Robert Downey Jr. returns for another fun romp as the Great Detective
Sherlock Holmes, it seems, is always one step ahead of the rest.
He can pick out the smallest details, plot an enemy’s destruction, and foresee the outcome of a fistfight before it’s even begun. “It’s a curse,” as he says, but also one of the greatest gifts known to Victorian-era investigation.
In “Sherlock Homes: A Game of Shadows,” the title sleuth (Robert Downey Jr.) pits his prodigious powers of observation against James Moriarty (Jared Harris), a criminal mastermind masquerading as a college professor. Together with his faithful sidekick, Dr. James Watson (Jude Law) and his hammy older brother, Mycroft Holmes (Stephen Fry), Sherlock Holmes must confront one of the greatest threats the world has ever known.
“A Game of Shadows” takes place in 1891, a time of terror and confusion for much of Europe.
Authorities believe that terrorists are responsible for a series of mysterious bombings rocking the continent. Holmes, however, suspects a single man is behind the madness: Moriarty.
Known alternately as the Napoleon of Crime and the Devil, Moriarty is Holmes’s equal in every way, from raw intellect to raw physicality. He first targets Holmes’s former lover, Irene Adler (Rachel McAdams), then turns his attention to a Gypsy fortuneteller (Noomi Rapace) with a missing brother.
Holmes must untangle Moriarty’s murderous plot while facing a crisis of his own. His best friend, Watson, is finally tying the knot with the long-suffering Mary (Kelly Reilly), and this confirmed bachelor has no intention to let him go quietly.
Sherlock’s most explosive onscreen outing to date, “A Game of Shadows” finds the Great Detective battling a Cossack giant in an elaborate labyrinth, engaging in high-speed hijinks aboard a moving train, and dodging bullets at a German munitions factory. Spectacular set pieces and rip-roaring action sequences — set to Hans Zimmer’s zippy score — make this sequel just as fun as the first, although it suffers a bit in the plot and villain departments.
The series’s greatest strength remains the sparkling chemistry between Robert Downey Jr. and Jude Law, who seem so comfortable onscreen you’d swear they’d known each other for decades.Their abilities complement each other nicely, too — Holmes with his brains and bare-knuckle boxing, Watson with his military training and expert sharpshooting.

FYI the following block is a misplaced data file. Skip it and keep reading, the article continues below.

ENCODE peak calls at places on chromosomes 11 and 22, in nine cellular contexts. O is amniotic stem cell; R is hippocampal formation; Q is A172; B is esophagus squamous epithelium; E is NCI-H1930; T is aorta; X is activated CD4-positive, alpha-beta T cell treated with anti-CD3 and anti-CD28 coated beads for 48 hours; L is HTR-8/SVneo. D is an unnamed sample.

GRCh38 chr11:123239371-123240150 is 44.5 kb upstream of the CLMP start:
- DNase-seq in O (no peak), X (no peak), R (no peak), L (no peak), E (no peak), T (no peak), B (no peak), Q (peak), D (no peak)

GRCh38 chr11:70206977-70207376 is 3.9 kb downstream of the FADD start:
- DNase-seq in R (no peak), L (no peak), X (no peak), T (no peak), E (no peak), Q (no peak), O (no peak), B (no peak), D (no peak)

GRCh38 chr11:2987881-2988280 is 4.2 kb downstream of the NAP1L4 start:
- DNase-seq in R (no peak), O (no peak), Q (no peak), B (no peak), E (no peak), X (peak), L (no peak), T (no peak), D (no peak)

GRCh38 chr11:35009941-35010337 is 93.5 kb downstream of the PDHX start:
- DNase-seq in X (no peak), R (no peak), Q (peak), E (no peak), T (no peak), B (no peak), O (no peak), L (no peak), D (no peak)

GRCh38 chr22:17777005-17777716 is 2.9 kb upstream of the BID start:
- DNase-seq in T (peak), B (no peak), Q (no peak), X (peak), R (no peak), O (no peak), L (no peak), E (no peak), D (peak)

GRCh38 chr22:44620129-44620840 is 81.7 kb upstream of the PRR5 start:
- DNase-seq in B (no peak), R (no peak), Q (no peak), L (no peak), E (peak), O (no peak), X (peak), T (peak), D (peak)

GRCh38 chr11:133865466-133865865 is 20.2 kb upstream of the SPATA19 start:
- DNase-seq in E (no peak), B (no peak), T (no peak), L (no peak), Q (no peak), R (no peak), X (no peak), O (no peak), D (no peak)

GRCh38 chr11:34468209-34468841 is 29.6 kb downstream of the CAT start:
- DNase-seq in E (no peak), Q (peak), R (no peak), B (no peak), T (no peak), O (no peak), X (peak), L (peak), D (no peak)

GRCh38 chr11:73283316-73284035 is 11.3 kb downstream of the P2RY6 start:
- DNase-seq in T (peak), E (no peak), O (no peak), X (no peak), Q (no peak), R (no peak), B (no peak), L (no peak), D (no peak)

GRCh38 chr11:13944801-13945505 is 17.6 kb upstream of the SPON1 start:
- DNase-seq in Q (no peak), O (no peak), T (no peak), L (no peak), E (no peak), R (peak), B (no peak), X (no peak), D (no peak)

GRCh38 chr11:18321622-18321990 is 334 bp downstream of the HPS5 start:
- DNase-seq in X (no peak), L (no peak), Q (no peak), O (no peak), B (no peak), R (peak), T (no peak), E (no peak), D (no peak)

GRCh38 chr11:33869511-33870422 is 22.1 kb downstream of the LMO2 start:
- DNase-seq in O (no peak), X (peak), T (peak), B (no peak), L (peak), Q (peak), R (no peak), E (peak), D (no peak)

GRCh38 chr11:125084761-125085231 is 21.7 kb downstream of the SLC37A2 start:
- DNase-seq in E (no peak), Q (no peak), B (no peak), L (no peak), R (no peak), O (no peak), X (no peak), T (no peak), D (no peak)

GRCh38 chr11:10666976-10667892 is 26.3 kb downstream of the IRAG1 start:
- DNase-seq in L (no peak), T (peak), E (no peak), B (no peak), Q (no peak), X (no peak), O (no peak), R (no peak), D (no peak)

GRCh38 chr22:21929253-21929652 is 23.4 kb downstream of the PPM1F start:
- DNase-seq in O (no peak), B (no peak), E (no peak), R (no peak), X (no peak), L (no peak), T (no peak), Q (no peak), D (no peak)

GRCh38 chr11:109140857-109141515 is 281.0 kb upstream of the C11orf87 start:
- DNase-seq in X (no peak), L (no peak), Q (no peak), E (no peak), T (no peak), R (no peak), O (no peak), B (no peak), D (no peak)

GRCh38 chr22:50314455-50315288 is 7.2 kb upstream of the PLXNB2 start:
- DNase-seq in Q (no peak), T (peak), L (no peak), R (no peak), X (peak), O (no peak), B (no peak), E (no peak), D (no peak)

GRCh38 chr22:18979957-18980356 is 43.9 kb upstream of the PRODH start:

Noomi Rapace, best known as the star of Sweden’s “The Girl with the Dragon Tattoo” series, makes a capable third wheel as the fiery Gypsy, Sim. Equally at home tossing knives or swigging whiskey straight from the bottle, she’s a significant step up from the briefly glimpsed Irene Adler, played blandly by Rachel McAdams.
As Holmes’ main nemesis, “Mad Men” standout Jared Harris is the patient spider at the center of a very large web. Unfortunately, his menace can’t compare to that Mark Strong, that hook-nosed Mephistopheles who made such dramatic hash of 2009′s “Sherlock Holmes.”
Harris, in contrast, is more a slow burn than a full-out conflagration.
“Sherlock Holmes: A Game of Shadows” suffers at times from lazy plotting and a script that sometimes values style over substance and silliness over smarts. (Although I could have done without Stephen Fry’s nude scene, I must admit that Holmes’s ridiculous disguises make for a great running gag.)
It’s a loud, lively and bombastic movie, directed by one of the masters of the modern action flick, Guy Ritchie.
It’s also, like its predecessor, one hell of a fun ride.
“Sherlock Holmes: A Game of Shadows” image courtesy of MovieWeb.
No related posts.